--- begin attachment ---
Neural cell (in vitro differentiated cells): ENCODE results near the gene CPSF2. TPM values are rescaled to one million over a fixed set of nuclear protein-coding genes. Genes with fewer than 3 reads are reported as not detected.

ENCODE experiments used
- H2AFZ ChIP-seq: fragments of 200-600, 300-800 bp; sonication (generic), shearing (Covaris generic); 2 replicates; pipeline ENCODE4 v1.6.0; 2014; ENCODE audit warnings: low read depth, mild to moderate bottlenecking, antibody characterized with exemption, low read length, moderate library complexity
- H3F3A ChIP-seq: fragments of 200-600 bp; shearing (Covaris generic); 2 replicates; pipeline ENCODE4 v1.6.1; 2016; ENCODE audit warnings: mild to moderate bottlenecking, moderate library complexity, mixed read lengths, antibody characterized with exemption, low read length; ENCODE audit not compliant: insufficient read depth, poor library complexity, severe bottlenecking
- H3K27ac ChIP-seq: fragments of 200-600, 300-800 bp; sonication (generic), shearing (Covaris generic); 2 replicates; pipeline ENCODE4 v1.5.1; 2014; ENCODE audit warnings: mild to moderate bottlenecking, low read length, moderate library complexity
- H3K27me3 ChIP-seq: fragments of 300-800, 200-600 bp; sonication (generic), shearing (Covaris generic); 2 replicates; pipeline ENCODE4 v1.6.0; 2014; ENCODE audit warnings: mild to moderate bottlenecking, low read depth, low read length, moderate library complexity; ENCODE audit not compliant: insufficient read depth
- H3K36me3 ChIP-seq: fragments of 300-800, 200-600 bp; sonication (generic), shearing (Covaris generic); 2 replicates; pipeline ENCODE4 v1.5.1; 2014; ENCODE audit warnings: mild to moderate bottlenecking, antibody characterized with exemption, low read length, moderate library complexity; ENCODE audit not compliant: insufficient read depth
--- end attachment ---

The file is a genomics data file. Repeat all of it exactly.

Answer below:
Neural cell (in vitro differentiated cells): ENCODE results near the gene CPSF2. TPM values are rescaled to one million over a fixed set of nuclear protein-coding genes. Genes with fewer than 3 reads are reported as not detected.

ENCODE experiments used
- H2AFZ ChIP-seq: fragments of 200-600, 300-800 bp; sonication (generic), shearing (Covaris generic); 2 replicates; pipeline ENCODE4 v1.6.0; 2014; ENCODE audit warnings: low read depth, mild to moderate bottlenecking, antibody characterized with exemption, low read length, moderate library complexity
- H3F3A ChIP-seq: fragments of 200-600 bp; shearing (Covaris generic); 2 replicates; pipeline ENCODE4 v1.6.1; 2016; ENCODE audit warnings: mild to moderate bottlenecking, moderate library complexity, mixed read lengths, antibody characterized with exemption, low read length; ENCODE audit not compliant: insufficient read depth, poor library complexity, severe bottlenecking
- H3K27ac ChIP-seq: fragments of 200-600, 300-800 bp; sonication (generic), shearing (Covaris generic); 2 replicates; pipeline ENCODE4 v1.5.1; 2014; ENCODE audit warnings: mild to moderate bottlenecking, low read length, moderate library complexity
- H3K27me3 ChIP-seq: fragments of 300-800, 200-600 bp; sonication (generic), shearing (Covaris generic); 2 replicates; pipeline ENCODE4 v1.6.0; 2014; ENCODE audit warnings: mild to moderate bottlenecking, low read depth, low read length, moderate library complexity; ENCODE audit not compliant: insufficient read depth
- H3K36me3 ChIP-seq: fragments of 300-800, 200-600 bp; sonication (generic), shearing (Covaris generic); 2 replicates; pipeline ENCODE4 v1.5.1; 2014; ENCODE audit warnings: mild to moderate bottlenecking, antibody characterized with exemption, low read length, moderate library complexity; ENCODE audit not compliant: insufficient read depth